A few hours ago, the coastline of Chili suffered an 8.8 magnitude earthquake. This earthquake was powerful enough, and in the right location, to generate a large destructive tsunami. Apparently the Juan Fernandez islands, off the coast, were hit with a large tsunami already, although I seriously doubt the height mentioned in those headlines.
In any event, if you are on the pacific coast, go inland and uphill. It may be for nothing, but it may not be, too. Remember that loss of property is inevitable, but loss of life isn’t. Protect yourself and your family.
Also, know the warning sign of a tsunami. A waterline that recedes quickly means a tsunami is imminent. According to reports from the Boxing Day tsunami, human curiosity drove people to investigate the lowered waterline, which was responsible for many, many deaths. If the waterline recedes rapidly, run away. Run uphill. The reports from Juan Fernandez were of 40 meter waves, which sounds too high, but if that really is the case, that’s around the same height as a 13 story building. Don’t take chances.
Go inland if you’re in the affected area.
I’ve mentioned the Professional IT Community Conference (PICC) before, but now the fun has really started.
Registration is open and the speakers have been announced!
The cost is low, and the benefits are huge. I know from Google Analytics that this site receives hits from over 500 unique users in the region of this conference, every month. We don’t have that kind of space at the conference. It’s going to sell out at some point, so make sure that you talk to your boss now about attending. We’ve even drafted a letter to help convince them that it’s worth your time and their money.
It isn’t often that you get a local conference with speakers like Tom Limoncelli and David Blank-Edelman, not to mention Eben M Haber from the IBM research lab in Almaden, CA! This conference is going to get you the biggest bang for your buck out there.
What I’d like you to do is to help me get the word out. Please. Not everyone reading this is in the NJ/NY/PA/CT/DE area. For those of you who aren’t, please tell other people. Follow us on twitter at @picconf, email the site (http://www.picconf.org) to anyone you know in the area who might be interested, tell user groups about it, heck, we’ve even got a facebook page that you can become a fan of.
This is absolutely a grass-roots kind of effort. We have a very small advertising budget, so I want to use that as intelligently as possible. That means getting your help for the initial waves, and to spread it by word of mouth, by email, link, tweet, IM, and whatever else you’ve got.
A very big thank you to every one of you out there who reads this blog and supports me. I appreciate all of you.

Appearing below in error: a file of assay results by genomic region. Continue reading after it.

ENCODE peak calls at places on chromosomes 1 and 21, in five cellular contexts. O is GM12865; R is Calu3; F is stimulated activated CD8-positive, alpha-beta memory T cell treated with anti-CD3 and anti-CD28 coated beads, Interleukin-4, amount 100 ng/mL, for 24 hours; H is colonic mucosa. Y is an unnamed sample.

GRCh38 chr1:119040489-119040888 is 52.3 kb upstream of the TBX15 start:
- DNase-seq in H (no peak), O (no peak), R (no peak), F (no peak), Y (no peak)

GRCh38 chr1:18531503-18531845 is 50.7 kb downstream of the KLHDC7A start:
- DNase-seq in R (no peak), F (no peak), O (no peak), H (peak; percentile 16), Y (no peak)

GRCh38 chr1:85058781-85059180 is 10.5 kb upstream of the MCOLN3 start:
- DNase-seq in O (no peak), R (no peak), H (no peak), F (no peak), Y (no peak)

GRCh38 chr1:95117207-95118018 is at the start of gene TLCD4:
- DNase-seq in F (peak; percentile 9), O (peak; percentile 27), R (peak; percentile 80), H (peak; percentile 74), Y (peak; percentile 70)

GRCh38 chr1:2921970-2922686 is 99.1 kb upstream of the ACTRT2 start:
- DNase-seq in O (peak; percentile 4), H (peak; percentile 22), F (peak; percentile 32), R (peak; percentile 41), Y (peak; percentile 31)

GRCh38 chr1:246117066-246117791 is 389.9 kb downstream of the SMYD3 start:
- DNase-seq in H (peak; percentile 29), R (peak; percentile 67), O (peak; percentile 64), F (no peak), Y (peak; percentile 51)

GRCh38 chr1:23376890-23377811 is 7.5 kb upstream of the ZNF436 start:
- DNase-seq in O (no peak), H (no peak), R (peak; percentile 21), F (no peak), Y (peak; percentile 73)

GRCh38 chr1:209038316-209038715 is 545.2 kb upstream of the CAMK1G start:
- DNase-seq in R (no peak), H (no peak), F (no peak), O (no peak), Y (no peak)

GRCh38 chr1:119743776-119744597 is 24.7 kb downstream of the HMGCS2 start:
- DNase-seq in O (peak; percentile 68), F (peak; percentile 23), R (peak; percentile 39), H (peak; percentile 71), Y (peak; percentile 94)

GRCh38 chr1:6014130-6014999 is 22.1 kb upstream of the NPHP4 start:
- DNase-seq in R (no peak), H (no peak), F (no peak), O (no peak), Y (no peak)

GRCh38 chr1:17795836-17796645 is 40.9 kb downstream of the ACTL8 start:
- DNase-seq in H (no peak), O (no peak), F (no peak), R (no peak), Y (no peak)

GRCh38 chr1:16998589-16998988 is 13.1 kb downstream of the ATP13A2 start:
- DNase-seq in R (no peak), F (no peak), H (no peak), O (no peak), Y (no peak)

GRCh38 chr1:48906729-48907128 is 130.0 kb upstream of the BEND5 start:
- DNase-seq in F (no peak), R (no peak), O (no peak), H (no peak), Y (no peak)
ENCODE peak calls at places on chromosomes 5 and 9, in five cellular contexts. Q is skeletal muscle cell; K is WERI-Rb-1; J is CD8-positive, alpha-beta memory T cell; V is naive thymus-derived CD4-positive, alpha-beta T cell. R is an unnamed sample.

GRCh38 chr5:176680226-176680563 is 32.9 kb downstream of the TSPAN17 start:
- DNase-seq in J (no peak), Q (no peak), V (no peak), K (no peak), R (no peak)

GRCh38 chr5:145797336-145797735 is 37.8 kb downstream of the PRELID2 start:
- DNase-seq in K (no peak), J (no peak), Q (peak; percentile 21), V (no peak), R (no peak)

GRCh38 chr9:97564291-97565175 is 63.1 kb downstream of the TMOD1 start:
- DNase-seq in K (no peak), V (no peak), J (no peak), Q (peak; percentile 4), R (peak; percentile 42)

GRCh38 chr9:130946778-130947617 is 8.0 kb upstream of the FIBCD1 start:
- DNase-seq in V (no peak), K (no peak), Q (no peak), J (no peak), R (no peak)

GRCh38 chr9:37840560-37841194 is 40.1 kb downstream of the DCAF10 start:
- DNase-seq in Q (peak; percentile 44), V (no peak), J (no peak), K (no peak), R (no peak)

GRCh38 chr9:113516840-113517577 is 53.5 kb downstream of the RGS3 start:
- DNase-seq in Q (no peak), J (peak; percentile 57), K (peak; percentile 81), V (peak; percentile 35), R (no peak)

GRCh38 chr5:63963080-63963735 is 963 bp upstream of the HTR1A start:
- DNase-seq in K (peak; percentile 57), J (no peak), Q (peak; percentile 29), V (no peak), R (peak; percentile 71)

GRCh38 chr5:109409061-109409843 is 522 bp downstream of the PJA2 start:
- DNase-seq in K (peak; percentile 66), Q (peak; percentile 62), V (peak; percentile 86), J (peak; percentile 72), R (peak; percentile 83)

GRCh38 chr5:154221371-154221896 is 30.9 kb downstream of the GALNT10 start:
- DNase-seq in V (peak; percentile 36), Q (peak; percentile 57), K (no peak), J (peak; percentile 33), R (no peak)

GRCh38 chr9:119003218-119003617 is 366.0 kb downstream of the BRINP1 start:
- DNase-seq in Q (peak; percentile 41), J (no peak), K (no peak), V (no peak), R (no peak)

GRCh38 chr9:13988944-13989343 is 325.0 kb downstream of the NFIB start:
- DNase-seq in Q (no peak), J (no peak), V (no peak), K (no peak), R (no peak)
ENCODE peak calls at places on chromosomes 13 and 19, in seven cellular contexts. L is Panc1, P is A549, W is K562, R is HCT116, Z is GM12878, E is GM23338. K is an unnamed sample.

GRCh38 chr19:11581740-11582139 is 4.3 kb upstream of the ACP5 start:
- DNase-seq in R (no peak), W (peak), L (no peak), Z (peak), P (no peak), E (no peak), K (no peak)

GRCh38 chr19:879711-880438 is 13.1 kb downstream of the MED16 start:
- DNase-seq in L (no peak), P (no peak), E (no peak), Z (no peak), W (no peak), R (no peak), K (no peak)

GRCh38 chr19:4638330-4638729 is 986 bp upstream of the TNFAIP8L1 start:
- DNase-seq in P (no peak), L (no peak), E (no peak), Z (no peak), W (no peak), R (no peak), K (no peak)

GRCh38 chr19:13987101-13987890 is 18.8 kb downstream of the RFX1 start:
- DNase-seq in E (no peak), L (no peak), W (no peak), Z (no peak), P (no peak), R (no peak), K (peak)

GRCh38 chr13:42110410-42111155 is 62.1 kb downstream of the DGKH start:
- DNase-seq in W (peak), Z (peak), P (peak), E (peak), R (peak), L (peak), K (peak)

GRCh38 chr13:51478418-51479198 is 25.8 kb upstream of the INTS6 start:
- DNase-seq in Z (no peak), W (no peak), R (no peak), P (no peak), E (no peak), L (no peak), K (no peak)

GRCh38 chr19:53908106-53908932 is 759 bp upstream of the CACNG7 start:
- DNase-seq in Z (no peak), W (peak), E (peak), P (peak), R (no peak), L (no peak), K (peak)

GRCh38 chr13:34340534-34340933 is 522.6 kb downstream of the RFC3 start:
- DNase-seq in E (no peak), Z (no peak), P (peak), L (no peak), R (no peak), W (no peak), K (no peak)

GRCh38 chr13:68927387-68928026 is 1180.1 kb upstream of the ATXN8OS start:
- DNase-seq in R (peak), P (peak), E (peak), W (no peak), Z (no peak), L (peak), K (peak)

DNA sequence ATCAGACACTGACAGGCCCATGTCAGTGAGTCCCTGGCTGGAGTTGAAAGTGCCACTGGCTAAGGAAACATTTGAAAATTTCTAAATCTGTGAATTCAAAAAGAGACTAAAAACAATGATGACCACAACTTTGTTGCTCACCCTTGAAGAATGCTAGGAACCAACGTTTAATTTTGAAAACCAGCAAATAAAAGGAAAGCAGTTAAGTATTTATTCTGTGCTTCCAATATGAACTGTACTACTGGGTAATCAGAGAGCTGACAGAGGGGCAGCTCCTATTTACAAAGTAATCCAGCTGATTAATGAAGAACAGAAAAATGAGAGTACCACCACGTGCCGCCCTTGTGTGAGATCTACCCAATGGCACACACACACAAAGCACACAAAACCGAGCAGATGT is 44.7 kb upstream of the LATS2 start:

I get the feeling that this will be making the sysadmin-blog rounds :-)
Today’s XKCD is excellent, and already has a huge following from the sysadmins on twitter.
The alt-text is:
The weird sense of duty really good sysadmins have can border on the sociopathic, but it’s nice to know that it stands between the forces of darkness and your cat blog’s servers.
He’s right, of course. Sysadmins in general can develop a hero complex.
It’s a complex topic, but the smartest people in systems administration today (read: not me) have been vocal that sysadmin heroism should be discouraged. I can agree with that, to a point. We should never rely on heroism to save the day, because that means our designs have failed. When we stop believing in miracles and start relying on them, we have made bad design decisions and the reliability of our network will suffer.
On the other hand, there are sometimes events which happen that are beyond our control, and it’s up to us to make it right. In those cases, there’s no rule or mandate that says “you – sysadmin: go above and beyond the call of duty and be a hero!” I think it’s more our mental alignment that says “It’s my job to make sure that things work. In order to make things work, I’ve got to climb on top of the roof in the middle of a blizzard and restart the generator” (something my boss has done multiple times, and I’m sure some of you have as well). It’s just the way it works. We think logically, if the job needs done, and it’s our job to do it, then we need to do the job. The peripheral variables are unimportant.
I think the comic is hilarious, but like most Mission Impossible / Jack Bauer / Die Hard scenarios, it’s a rare event. Don’t go take ju-jitsu just in case someone cuts your network cables. Have a redundant infrastructure so that it doesn’t matter if they get cut.